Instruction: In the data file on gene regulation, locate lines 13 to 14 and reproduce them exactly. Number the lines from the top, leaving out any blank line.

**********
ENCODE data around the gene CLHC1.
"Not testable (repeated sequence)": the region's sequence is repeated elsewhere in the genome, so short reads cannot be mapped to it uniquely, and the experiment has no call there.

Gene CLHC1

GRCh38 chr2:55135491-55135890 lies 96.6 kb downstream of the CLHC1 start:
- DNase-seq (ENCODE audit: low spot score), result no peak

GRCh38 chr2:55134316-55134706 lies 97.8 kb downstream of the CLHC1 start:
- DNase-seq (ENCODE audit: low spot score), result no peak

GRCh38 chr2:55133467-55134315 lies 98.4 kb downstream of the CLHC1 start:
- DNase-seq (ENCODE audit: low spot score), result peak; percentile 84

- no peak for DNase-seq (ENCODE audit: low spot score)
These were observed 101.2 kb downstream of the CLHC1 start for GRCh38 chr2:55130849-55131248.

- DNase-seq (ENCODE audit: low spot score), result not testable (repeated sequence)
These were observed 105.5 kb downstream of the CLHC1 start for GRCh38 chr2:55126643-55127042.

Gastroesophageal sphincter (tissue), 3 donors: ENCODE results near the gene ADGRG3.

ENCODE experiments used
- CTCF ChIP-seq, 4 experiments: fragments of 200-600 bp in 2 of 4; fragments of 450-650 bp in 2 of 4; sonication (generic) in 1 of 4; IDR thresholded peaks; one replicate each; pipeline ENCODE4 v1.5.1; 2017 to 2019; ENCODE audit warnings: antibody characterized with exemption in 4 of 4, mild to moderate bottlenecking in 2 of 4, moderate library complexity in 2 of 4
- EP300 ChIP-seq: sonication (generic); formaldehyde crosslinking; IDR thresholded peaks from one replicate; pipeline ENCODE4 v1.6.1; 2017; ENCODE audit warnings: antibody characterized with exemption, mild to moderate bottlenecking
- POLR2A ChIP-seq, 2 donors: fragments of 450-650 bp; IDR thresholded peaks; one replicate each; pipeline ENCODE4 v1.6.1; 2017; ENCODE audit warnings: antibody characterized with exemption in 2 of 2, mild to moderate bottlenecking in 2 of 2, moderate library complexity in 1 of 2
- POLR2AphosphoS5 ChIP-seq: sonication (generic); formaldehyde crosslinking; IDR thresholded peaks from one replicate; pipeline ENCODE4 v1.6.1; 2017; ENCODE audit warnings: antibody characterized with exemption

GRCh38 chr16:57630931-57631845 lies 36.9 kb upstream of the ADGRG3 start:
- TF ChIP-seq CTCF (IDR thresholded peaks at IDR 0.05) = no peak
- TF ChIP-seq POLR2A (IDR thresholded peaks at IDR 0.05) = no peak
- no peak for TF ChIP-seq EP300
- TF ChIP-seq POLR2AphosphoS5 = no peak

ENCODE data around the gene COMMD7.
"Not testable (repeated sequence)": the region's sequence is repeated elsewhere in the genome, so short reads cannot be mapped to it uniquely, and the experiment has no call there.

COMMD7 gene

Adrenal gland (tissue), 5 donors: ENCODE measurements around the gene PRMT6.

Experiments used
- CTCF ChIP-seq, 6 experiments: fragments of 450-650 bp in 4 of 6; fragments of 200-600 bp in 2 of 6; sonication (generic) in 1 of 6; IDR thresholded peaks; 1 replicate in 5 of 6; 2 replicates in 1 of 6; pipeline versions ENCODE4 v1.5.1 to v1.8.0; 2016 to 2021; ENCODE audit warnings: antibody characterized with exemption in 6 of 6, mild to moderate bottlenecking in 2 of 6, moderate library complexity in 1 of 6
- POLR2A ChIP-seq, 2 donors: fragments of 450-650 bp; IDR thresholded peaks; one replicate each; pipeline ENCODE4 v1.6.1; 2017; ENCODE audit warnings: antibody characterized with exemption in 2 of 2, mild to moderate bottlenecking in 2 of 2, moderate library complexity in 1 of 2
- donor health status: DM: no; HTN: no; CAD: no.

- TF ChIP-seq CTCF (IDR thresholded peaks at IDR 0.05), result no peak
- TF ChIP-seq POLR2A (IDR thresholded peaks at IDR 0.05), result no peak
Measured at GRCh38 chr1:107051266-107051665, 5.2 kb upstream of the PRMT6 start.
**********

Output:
These were observed 105.5 kb downstream of the CLHC1 start for GRCh38 chr2:55126643-55127042.

Gastroesophageal sphincter (tissue), 3 donors: ENCODE results near the gene ADGRG3.